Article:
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The battle for CottonMill Marketplace

Approved condo project threatens future of upscale retail project, developers say

Larry Tabor, who owns Tabor Properties in Starkville, has a plan to turn the old University Inn at the intersection of Highway 12 and Spring Street in Starkville into 52 condominiums.

He has secured financing for the $3.1-million project, whose cost will be wholly paid with private money. The site plan is finished and the landscaping details have been finalized. Almost every subcontractor Tabor will need is ready to work.

Starkville’s Planning and Zoning Commission has twice given the go-ahead for Tabor’s project, the second approval coming in late June.

But, there’s a problem.

To the south and east of the old University Inn sits property where Ridgeland-based developer Mark Nicholas and his team plan to build CottonMill Marketplace, a mixed-use development that will feature conference and retail space, with Mississippi State’s old physical plant building serving as the centerpiece. To the north of the old hotel are 25 homes CottonMill developers hope to eventually purchase and make a part of the development’s retail cluster.

After each of the Planning and Zoning Commission’s approvals, Nicholas has filed appeals. Nicholas says Tabor’s development will constrict CottonMill.

“Our big differences are that we’re trying to create a significant retail opportunity for Starkville,” Nicholas said. “If (Tabor) goes with converting the old inn into affordable condos, then it just relegates our piece of property to a strip center, really.”

Though neither Nicholas nor Tabor would discuss specifics, the two sides have exchanged proposals in an effort to come to a meeting of the minds and allow each project to proceed. No agreement had been reached by the time this edition of the Mississippi Business Journal went to press July 14.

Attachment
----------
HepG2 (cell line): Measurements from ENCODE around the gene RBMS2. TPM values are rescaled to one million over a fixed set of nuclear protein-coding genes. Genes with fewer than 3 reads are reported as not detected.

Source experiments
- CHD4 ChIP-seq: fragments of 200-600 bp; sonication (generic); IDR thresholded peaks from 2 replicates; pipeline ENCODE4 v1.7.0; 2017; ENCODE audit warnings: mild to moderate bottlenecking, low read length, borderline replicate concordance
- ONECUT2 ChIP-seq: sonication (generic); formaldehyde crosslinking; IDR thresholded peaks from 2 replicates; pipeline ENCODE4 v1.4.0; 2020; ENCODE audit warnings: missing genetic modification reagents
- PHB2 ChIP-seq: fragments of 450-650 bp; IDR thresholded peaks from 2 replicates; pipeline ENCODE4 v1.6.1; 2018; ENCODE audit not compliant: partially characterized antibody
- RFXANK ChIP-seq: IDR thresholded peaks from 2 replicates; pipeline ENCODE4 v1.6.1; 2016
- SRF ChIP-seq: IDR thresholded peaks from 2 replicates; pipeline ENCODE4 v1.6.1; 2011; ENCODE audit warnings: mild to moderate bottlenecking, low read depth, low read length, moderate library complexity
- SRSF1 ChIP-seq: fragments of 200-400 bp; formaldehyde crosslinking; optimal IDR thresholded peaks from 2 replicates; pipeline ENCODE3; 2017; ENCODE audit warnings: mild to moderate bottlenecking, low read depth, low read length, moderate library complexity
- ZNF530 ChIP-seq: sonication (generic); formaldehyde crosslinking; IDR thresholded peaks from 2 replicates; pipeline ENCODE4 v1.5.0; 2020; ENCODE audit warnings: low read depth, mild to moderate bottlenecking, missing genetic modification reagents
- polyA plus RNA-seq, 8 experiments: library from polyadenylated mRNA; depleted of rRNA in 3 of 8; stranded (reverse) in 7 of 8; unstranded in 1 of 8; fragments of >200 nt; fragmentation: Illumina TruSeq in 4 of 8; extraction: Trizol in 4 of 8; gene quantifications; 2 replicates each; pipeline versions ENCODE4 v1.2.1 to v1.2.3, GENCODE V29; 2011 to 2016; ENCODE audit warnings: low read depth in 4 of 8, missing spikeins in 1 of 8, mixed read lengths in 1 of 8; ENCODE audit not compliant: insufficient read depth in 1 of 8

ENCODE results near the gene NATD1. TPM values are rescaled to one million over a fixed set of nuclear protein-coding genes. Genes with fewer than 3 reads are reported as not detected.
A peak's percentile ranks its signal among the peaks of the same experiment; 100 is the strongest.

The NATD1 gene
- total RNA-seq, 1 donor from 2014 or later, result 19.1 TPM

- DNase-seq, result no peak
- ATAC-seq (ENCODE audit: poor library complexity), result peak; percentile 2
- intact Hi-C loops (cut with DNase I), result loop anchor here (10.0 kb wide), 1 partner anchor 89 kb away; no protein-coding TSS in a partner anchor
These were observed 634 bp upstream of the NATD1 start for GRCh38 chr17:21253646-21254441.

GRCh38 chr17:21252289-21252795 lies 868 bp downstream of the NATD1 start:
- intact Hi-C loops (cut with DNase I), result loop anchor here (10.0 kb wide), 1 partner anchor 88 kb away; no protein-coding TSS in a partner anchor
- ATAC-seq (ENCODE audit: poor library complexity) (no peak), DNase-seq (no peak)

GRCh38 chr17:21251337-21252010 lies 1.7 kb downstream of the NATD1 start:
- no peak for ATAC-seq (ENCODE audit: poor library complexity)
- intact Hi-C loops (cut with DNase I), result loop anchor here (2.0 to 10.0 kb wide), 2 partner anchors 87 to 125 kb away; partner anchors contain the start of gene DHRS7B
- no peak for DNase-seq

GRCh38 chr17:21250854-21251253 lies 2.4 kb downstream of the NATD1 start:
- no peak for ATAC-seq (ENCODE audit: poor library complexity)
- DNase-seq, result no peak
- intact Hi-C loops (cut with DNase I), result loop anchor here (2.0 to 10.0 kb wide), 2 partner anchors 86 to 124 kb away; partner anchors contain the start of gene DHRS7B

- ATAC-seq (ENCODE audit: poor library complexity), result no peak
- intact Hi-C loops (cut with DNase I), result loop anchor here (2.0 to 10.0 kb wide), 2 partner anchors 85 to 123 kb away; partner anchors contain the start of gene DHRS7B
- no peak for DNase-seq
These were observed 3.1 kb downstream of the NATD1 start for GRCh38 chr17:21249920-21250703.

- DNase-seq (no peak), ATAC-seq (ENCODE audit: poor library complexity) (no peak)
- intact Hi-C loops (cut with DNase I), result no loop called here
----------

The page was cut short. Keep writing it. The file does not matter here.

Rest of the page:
Tabor has been developing plans and securing financing to transform the old University Inn into condos since April. He said he first learned of Nicholas’ opposition to the project just as he was set to get the green light from Starkville aldermen, who are not bound by the Planning and Zoning Commission’s recommendation, but usually go along with it.

“We really didn’t think we would have a lot of opposition,” Tabor said. “We met with (Nicholas and his team) two or three times before moving on it. When they objected at the board of aldermen meeting we were set to get approval at, it that was the first we knew of it. It kind of blindsided us at first.

“We were disappointed we didn’t get to go before the board and ask for approval. We really felt like turning this old eyesore into a usable and aesthetically pleasing development would be met with favor from everybody.”

The old hotel’s location, Tabor said, makes it ideal for a condo development, something that has thrived in college towns. The condos would be within sight of the MSU campus, and would sit a five-minute drive from Scott Field, Humphrey Coliseum and Dudy Noble Field. Most of the condos would be priced less than $100,000.

“We think we would be able to sell these units, especially if we kept the price under $100,000,” Tabor said. “We’ve proceeded on as if we’re going to get approval. If we don’t, we’ll be up a creek without a paddle, as far as a lot of expense poured into this. With the recession, we’re taking a big gamble financially even building this.”

Tabor said construction time for the project would be about six months. If he and Nicholas reach an agreement, work could start in late July and be completed in January of next year.

For his part, Nicholas insists there is no animosity between him and Tabor. He said the ideal solution would be for the two to join forces, an idea Nicholas said the two discussed in their latest exchange of proposals.

“We’re trying to work out something,” Nicholas said. “I don’t know if we’ll be able to, but I’m optimistic. I respect Tabor. He is a great developer. I have a lot of confidence in him. We’ve been working (CottonMill) for a long time. We are just about to finish getting all the loose ends tied up. I can’t do it unless I’ve got at least 10 acres. We’re not going to get significant retail in there without at least 10 acres. I certainly hope we can work something out.”


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